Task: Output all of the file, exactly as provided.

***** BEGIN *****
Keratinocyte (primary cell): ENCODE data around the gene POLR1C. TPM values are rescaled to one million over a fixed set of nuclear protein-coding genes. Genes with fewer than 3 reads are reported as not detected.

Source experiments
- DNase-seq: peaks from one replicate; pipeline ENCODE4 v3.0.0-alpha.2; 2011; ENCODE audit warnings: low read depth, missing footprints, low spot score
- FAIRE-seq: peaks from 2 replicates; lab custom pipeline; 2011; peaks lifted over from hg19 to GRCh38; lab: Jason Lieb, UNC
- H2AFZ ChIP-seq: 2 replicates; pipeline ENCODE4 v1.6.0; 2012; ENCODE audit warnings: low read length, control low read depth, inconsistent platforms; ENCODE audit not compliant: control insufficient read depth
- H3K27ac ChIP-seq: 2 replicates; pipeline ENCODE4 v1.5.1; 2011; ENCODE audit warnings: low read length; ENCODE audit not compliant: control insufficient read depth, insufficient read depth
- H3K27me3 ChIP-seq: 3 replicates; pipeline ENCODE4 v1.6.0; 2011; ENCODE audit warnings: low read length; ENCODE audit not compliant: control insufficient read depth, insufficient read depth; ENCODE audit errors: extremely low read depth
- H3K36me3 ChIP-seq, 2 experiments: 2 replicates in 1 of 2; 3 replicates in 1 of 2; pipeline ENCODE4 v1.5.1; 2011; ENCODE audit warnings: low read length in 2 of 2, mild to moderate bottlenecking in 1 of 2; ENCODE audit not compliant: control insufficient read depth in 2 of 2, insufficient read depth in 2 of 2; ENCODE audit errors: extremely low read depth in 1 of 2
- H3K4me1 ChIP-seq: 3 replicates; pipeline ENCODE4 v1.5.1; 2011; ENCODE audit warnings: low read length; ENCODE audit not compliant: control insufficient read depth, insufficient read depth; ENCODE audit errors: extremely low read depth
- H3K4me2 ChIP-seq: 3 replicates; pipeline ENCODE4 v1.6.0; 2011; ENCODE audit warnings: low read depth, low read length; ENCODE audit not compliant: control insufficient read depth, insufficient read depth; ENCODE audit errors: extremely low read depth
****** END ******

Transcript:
Keratinocyte (primary cell): ENCODE data around the gene POLR1C. TPM values are rescaled to one million over a fixed set of nuclear protein-coding genes. Genes with fewer than 3 reads are reported as not detected.

Source experiments
- DNase-seq: peaks from one replicate; pipeline ENCODE4 v3.0.0-alpha.2; 2011; ENCODE audit warnings: low read depth, missing footprints, low spot score
- FAIRE-seq: peaks from 2 replicates; lab custom pipeline; 2011; peaks lifted over from hg19 to GRCh38; lab: Jason Lieb, UNC
- H2AFZ ChIP-seq: 2 replicates; pipeline ENCODE4 v1.6.0; 2012; ENCODE audit warnings: low read length, control low read depth, inconsistent platforms; ENCODE audit not compliant: control insufficient read depth
- H3K27ac ChIP-seq: 2 replicates; pipeline ENCODE4 v1.5.1; 2011; ENCODE audit warnings: low read length; ENCODE audit not compliant: control insufficient read depth, insufficient read depth
- H3K27me3 ChIP-seq: 3 replicates; pipeline ENCODE4 v1.6.0; 2011; ENCODE audit warnings: low read length; ENCODE audit not compliant: control insufficient read depth, insufficient read depth; ENCODE audit errors: extremely low read depth
- H3K36me3 ChIP-seq, 2 experiments: 2 replicates in 1 of 2; 3 replicates in 1 of 2; pipeline ENCODE4 v1.5.1; 2011; ENCODE audit warnings: low read length in 2 of 2, mild to moderate bottlenecking in 1 of 2; ENCODE audit not compliant: control insufficient read depth in 2 of 2, insufficient read depth in 2 of 2; ENCODE audit errors: extremely low read depth in 1 of 2
- H3K4me1 ChIP-seq: 3 replicates; pipeline ENCODE4 v1.5.1; 2011; ENCODE audit warnings: low read length; ENCODE audit not compliant: control insufficient read depth, insufficient read depth; ENCODE audit errors: extremely low read depth
- H3K4me2 ChIP-seq: 3 replicates; pipeline ENCODE4 v1.6.0; 2011; ENCODE audit warnings: low read depth, low read length; ENCODE audit not compliant: control insufficient read depth, insufficient read depth; ENCODE audit errors: extremely low read depth